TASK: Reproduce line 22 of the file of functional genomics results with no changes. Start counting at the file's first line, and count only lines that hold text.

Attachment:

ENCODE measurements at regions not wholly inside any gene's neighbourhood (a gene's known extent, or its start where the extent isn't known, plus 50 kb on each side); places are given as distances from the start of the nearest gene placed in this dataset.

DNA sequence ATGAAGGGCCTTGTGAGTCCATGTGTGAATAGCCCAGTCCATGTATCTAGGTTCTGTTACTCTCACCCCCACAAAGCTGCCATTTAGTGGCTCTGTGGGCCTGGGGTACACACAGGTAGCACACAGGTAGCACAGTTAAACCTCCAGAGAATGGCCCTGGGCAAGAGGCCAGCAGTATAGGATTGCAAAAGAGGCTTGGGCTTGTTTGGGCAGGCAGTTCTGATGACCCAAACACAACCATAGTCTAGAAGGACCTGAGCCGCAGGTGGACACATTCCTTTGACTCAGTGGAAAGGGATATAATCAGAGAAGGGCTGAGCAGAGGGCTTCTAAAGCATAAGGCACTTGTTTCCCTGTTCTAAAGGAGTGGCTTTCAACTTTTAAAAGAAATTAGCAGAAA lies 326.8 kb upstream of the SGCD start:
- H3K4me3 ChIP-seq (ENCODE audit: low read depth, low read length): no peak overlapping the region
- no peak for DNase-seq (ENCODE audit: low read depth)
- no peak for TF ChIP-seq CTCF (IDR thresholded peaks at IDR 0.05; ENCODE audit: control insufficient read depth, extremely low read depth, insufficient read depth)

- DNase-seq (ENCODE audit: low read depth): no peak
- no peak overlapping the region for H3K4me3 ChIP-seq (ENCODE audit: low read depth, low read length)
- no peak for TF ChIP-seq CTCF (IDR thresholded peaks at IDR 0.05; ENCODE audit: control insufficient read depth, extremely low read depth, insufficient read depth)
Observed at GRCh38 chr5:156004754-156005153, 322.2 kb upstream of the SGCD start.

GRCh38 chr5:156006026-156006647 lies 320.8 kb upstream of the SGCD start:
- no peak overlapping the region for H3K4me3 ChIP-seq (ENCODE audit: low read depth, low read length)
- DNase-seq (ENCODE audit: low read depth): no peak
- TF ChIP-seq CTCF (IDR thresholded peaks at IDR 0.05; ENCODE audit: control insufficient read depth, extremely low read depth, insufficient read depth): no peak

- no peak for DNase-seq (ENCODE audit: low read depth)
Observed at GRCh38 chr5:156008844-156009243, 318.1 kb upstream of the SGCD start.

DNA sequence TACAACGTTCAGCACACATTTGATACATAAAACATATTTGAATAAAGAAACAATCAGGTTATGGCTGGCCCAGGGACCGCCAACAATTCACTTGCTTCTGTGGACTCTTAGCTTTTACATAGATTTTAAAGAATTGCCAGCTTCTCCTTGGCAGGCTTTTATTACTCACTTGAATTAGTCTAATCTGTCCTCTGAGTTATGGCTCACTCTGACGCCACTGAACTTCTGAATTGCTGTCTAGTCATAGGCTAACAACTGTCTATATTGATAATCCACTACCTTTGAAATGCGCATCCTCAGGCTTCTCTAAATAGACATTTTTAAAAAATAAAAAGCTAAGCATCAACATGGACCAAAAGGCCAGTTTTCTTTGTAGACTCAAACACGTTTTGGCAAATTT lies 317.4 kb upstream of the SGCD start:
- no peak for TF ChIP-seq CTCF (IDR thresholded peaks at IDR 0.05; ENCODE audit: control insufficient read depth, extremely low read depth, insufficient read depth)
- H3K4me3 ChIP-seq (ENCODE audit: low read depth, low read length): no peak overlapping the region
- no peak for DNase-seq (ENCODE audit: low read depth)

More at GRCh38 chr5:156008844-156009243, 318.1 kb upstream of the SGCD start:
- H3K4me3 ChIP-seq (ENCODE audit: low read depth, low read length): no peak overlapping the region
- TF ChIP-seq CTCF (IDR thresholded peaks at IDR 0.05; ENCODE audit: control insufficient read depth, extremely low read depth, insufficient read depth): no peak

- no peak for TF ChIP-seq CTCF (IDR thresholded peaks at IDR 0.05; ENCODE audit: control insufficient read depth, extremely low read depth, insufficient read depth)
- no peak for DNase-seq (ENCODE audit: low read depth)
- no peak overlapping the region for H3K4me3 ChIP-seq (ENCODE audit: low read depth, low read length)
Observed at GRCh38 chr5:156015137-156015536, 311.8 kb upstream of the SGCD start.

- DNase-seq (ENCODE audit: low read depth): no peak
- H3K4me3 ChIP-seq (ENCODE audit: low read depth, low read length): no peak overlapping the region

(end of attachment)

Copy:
- TF ChIP-seq CTCF (IDR thresholded peaks at IDR 0.05; ENCODE audit: control insufficient read depth, extremely low read depth, insufficient read depth): no peak